Instagrammer, @_AndrewAlexander, spent 48 hours in the Angus Glens and has kindly written this blog about his experience. Read on to see why the Angus Glens has earned a slice of his heart.
Trees sway in the wind and the silhouettes of mountains loom large overhead. It’s dark and cold, yet a warm feeling flows through my body – it feels like I’m meant to be here.
I am standing in the Glen Doll carpark at the head of Glen Clova. An area of The Cairngorms National Park which is regarded as one of the quietest. This is the beginning of what I hope will be an epic 48 hours in a corner of Scotland which is completely new to me.
Day 1 – Corrie Fee
The dark morning sky makes way for brighter hues as I follow a meandering track which leads me gently uphill through the forest to an outstanding viewpoint at the foot of the Corrie – this is dramatic. A massive bowl scooped out from the rugged mountainsides by a glacier during the Ice Age, Corrie Fee is a natural amphitheatre of rocky landscape like nothing I’ve ever seen before. I push on towards the rear of the Corrie and as I ascend the steep path beside the waterfall, the mountains and crags begin to feel as they’re closing in around me – I suddenly feel very small.
The higher I climb, the better the view looking back down into the Corrie and as I almost reach the top of the waterfall, I find myself a rocky slab to sit and take it all in.
After a while, I continue onto the Cairngorm Plateau – the UK’s largest area of high mountains, and from here, the views stretch on for miles. If you’re a confident walker and have the right outdoor gear, you can continue onto the summits of Mayar and Driesh, a pair of popular Munro’s, but I was desperate to spend time soaking in the Autumn colours in the forest and opted to retrace my steps back through the Corrie.
My Accommodation – Glen Clova Hotel & Lodges
Glen Clova Hotel is a small country hotel dating from the 1850’s. Situated at the foot of Glen Doll and perfectly located for an adventure in the Angus Glens, this is my base for the next two nights.
I am excited about staying here as I’ve heard about their positive approach to sustainability, which sees the hotel use its surrounding natural resources to heat and power all of their buildings – including the steadings, and lodges. The going green movement is something which is really close to my heart, as I believe it’s the direction we all need to try and take for the benefit of the planet.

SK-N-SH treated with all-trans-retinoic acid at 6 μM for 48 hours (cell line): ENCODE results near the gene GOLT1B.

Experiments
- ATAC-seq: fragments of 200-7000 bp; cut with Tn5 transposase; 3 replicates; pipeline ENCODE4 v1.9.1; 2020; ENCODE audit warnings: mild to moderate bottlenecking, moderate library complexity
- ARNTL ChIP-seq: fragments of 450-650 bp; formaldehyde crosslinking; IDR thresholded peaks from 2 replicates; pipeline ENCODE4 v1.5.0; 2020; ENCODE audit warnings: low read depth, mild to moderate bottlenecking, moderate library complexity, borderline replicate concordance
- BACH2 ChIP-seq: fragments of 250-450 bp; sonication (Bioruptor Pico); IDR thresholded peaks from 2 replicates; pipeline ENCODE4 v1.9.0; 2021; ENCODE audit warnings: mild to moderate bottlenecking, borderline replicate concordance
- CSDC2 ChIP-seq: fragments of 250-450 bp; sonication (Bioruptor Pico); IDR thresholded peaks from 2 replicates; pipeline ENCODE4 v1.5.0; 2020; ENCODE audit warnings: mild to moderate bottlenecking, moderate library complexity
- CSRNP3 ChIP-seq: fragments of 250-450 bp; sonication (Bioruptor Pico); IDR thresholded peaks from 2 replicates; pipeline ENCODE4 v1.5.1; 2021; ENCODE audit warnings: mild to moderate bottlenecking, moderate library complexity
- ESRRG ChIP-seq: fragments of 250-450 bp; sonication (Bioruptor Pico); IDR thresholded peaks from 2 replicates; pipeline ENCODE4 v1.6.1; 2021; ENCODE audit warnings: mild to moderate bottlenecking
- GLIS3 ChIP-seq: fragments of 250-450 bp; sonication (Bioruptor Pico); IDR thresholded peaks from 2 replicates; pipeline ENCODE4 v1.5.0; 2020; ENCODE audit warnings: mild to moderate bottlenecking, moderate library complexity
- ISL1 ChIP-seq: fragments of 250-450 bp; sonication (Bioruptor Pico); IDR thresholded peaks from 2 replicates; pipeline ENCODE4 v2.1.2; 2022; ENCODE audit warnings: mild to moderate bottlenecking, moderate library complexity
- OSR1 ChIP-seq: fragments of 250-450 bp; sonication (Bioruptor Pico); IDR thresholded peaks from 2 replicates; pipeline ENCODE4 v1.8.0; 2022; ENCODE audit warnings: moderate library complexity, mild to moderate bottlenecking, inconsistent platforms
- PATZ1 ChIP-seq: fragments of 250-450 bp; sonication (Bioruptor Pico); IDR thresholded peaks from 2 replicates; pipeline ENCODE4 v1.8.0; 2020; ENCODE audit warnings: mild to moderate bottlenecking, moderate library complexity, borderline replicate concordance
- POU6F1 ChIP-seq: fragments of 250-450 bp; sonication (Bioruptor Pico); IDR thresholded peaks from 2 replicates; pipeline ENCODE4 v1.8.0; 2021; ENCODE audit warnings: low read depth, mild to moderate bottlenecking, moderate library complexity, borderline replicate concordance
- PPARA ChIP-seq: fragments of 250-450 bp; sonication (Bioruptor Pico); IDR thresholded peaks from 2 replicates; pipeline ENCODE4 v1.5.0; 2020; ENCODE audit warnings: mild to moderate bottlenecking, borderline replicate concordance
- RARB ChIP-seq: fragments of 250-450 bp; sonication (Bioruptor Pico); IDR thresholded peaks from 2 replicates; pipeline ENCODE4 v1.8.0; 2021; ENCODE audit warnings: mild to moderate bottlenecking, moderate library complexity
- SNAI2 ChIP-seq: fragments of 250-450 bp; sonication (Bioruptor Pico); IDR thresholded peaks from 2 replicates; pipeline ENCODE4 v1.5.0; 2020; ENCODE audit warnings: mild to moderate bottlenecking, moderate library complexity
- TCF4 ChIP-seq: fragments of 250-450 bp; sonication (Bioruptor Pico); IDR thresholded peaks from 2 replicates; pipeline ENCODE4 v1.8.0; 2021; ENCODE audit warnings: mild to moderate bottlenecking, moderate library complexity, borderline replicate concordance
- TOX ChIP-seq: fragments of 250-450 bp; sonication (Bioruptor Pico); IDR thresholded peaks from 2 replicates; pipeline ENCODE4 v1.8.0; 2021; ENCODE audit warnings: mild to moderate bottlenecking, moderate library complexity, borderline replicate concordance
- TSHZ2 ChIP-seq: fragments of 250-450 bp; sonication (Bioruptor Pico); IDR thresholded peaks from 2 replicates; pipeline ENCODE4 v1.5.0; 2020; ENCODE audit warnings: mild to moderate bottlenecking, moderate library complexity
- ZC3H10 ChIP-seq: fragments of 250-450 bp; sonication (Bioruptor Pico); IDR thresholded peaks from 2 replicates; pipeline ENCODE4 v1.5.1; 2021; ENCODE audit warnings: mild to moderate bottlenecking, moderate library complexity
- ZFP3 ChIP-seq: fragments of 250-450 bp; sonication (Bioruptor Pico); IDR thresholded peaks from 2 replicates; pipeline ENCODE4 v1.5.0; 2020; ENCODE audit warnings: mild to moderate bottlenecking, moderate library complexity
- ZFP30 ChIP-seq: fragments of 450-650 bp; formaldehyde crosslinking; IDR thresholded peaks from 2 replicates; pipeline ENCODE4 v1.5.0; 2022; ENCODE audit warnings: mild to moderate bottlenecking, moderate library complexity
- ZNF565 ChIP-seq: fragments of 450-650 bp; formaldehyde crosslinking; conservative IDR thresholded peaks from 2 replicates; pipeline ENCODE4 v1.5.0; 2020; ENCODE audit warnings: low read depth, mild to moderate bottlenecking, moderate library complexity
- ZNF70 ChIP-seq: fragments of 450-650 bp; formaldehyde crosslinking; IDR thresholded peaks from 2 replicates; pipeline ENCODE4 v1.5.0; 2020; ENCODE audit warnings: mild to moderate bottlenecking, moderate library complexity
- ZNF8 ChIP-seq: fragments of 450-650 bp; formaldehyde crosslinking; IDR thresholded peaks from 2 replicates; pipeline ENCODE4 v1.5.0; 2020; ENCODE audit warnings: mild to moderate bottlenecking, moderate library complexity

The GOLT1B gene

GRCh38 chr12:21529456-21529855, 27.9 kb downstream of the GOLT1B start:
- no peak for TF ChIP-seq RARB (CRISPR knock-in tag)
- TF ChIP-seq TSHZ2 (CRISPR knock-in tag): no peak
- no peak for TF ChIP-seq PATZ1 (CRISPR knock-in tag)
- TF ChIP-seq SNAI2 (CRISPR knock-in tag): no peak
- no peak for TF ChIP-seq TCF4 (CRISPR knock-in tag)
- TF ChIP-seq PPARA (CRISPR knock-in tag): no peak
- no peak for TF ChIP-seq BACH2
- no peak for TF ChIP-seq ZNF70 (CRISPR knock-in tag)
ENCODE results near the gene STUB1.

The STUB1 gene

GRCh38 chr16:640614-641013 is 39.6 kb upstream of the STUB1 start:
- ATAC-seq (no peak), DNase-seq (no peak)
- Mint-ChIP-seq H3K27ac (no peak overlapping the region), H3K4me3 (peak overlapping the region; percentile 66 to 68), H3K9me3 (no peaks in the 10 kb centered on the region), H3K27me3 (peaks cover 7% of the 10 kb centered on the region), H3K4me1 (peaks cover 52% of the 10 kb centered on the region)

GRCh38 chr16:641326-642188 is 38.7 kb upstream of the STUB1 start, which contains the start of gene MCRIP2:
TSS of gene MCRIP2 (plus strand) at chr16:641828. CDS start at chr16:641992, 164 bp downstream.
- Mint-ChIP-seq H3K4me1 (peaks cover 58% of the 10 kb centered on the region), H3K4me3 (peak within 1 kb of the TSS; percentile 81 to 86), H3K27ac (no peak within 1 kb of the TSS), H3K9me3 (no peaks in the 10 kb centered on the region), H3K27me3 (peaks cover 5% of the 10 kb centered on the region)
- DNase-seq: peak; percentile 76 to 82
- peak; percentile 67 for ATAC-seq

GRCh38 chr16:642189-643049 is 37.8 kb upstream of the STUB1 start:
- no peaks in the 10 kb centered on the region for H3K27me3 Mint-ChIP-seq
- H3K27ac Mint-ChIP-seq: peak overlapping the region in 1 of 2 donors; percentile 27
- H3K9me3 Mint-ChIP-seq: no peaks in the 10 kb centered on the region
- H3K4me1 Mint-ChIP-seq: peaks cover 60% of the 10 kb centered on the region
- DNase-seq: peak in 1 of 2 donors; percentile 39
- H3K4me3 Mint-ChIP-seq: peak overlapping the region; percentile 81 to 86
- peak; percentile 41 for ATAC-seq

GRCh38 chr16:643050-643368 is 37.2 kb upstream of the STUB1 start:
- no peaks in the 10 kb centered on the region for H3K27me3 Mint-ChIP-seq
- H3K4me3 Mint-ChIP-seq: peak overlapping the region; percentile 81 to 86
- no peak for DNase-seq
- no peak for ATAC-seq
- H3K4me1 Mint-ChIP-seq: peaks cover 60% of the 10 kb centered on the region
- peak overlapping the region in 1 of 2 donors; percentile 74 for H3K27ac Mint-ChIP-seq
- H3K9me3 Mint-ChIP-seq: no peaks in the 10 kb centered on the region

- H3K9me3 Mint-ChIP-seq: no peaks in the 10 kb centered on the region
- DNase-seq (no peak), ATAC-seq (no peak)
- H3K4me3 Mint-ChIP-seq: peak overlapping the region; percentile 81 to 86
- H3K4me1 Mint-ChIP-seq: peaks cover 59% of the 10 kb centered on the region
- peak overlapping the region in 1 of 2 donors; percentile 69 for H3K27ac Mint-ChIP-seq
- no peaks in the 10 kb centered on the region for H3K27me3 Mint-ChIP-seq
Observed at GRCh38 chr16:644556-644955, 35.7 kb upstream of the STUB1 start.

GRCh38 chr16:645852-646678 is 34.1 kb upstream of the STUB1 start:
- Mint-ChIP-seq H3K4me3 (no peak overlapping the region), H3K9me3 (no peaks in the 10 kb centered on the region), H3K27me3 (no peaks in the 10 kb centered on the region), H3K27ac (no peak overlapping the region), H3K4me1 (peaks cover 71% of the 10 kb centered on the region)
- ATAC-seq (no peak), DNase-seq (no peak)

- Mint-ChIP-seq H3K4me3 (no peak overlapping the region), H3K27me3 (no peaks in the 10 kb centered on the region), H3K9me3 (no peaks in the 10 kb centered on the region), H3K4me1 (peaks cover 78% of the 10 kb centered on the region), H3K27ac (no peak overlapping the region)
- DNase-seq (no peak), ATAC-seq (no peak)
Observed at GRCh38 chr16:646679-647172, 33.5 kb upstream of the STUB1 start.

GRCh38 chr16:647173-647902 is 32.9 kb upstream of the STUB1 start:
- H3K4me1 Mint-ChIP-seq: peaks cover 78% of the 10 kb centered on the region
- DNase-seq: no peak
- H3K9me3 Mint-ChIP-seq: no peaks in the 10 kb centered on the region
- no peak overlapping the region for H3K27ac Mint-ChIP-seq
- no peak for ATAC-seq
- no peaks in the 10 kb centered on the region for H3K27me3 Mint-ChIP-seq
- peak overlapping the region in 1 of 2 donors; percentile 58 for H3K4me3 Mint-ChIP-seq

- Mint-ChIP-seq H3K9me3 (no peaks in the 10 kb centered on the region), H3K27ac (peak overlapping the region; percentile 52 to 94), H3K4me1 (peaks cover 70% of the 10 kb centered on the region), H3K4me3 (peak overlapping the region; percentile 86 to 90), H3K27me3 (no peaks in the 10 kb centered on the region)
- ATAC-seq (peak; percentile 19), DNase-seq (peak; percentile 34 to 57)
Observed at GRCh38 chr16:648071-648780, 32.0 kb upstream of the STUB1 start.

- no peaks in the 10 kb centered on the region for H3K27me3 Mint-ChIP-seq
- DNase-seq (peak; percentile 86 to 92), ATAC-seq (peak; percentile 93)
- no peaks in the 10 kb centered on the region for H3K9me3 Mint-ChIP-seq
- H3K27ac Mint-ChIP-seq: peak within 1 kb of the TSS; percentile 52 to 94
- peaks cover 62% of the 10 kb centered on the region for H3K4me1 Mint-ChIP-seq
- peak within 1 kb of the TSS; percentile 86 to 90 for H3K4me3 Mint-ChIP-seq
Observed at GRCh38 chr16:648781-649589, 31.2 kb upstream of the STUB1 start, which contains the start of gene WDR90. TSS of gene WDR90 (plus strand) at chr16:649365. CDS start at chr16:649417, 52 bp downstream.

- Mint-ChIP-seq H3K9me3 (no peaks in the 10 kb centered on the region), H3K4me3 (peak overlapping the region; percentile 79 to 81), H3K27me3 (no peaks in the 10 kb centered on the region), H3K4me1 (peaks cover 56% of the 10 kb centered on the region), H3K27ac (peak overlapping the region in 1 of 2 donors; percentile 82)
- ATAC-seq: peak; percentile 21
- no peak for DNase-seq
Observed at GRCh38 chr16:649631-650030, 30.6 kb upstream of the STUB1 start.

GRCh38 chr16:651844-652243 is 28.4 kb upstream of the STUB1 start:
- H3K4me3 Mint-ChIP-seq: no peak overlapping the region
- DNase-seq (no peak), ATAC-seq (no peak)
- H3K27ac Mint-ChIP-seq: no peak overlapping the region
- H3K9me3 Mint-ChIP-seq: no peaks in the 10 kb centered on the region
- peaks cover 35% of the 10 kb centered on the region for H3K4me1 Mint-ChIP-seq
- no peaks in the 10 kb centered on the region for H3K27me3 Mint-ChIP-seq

I am met with a warm welcome and a member of staff directs me to my room at the front of the hotel. Tired from my days adventure at Corrie Fee, I spend a while looking out the window and taking in the views across the Glen.
I love the stag print cushions and throw which adorn the bed. They serve as a nice reminder to the beautiful Highland location in which the hotel is set.
Day 2 – Loch Brandy
Heading into the cold under cover of dark, I wonder if I should have stayed in bed a little longer. I flick my head torch on and watch my breath rise skyward, before making my way to the rear of the carpark. This is where todays adventure begins.
I cross a footbridge, pass through a gate and it’s not long before I’m climbing up the open hillside. The going is steep, but the path is well constructed which enables height to be gained quickly. I stop to catch my breath and as my breathing slows, I begin to hear the sound of bellowing stags – it’s incredible. I push on towards the loch, which starts to come into view as I crest a rise on the hill.
I decide to continue up onto the hills above the loch, making my way towards the summit of Green Hill. I intermittently stop to look back at the dramatic views across Brandy and the hills beyond. I also make a few friends on the way.
Walking North-West from Green Hill, past a second cairn, a grassy track rounds the top of the Corrie before dipping across a gully where I need to negotiate a brief bit of bog before making my way up the Snub at the other-side of Loch Brandy. I find a quiet place overlooking the water to enjoy my lunch and spend a while watching the ever changing weather, before descending the path to South of the Snub and retracing my steps back toward the hotel.
The Climbers Bar – Glen Clova Hotel & Lodges
I am sitting in the corner – it is warm and homely. The bar is furnished with walking boots, poles and maps. Antlers take centre stage above the roaring fire. I think about the stories which have been shared under this roof and the journeys of people who have sat in this room. This is a place of history, and a welcome retreat after a long day on the hills.
There is a strong focus on local produce and drinks – dogs are also welcome. My server is happy to talk me through their range of vegetarian dishes and I treat myself to a mildly spiced chickpea and spinach curry which is perfectly complemented by wild rice – I feel well looked after. I take my time to savour the delicious array of flavours, whilst watching the dancing flames of the fire.
The fire begins to fizzle out and my day is drawing to a close. My mind harks back to yesterdays wander into Corrie fee and I think about the roar of water amongst the Autumn colours at Glen Doll. Today I stood in an ancient landscape – a relic of the ice age. I feel spoiled.
Angus has earned a slice of my heart.